Send to

Choose Destination
Pediatr Res. 1999 Jul;46(1):94-100.

Dexamethasone reduces oxygen induced retinopathy in a mouse model.

Author information

Department of Pediatrics, Georgetown University Medical Center, Washington, DC 20007, USA.


Dexamethasone is widely used in the postnatal period. Its impact on retinopathy of prematurity (ROP) is extremely controversial; published studies have found a detrimental, protective, or no effect on ROP. The goal of this study was to test the hypothesis that use of dexamethasone during the injury phase (oxygen exposure) reduces the severity of oxygen-induced retinopathy (OIR) in a mouse model. C57BL6 mice pups were exposed to either room air or hyperoxia (75% FiO2) from postnatal d 7 through 12 (PN7-12) with or without dexamethasone (0.5 mg/kg/d s.c.) and killed on PN17-21. Retinopathy was assessed by a scoring system of retinal flat mount preparations and periodic acid-Schiff (PAS) staining of retinal sections. Pups exposed to dexamethasone and oxygen had a lower median retinopathy score of 5 (4, 6) [median (25th, 75th quartile)] compared with animals exposed to oxygen alone with median score of 9 (6, 10) with p < 0.001. PAS staining for extra retinal neovascularization in the dexamethasone and oxygen treated animals showed a significant reduction in number of nuclei extending beyond the inner limiting membrane when compared with oxygen exposed alone (p = 0.04). Animals treated with dexamethasone had decreased weight gain compared with control animals. Dexamethasone did not appear to affect the normal development of retinal vasculature as assessed by the scoring system when compared with control animals. Thus, dexamethasone decreases severity of OIR without having an adverse effect on normal retinal vascular development in the mouse model. We speculate that dexamethasone decreases the injury response that occurs during the hyperoxic phase, thus protecting the developing vasculature and improving the subsequent retinopathy.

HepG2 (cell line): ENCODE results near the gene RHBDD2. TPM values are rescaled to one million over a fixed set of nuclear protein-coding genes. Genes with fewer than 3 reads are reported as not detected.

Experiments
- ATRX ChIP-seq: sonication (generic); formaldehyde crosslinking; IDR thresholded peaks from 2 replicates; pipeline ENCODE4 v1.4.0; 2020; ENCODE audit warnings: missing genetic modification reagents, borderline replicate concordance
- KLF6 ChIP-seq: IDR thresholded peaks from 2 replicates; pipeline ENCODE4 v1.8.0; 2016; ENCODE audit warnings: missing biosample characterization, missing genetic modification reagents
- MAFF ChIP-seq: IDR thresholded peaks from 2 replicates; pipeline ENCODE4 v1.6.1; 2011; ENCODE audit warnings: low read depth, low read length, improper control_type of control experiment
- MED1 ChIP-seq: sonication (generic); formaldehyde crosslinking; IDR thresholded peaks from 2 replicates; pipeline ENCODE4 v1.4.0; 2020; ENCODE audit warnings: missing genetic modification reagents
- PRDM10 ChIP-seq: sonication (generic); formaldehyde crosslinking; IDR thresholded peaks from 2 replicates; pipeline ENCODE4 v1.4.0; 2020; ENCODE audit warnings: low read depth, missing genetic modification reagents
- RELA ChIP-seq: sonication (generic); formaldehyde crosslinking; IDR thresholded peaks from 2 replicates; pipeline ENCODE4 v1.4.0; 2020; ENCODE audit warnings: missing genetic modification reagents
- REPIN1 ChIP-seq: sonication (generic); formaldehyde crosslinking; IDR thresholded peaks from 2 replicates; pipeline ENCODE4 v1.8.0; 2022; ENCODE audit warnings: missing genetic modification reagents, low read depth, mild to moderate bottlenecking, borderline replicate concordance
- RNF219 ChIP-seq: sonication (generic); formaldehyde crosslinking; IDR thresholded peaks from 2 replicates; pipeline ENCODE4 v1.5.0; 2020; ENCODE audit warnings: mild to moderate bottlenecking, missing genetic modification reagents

[Indexed for MEDLINE]

Supplemental Content

Full text links

Icon for Nature Publishing Group
Loading ...
Support Center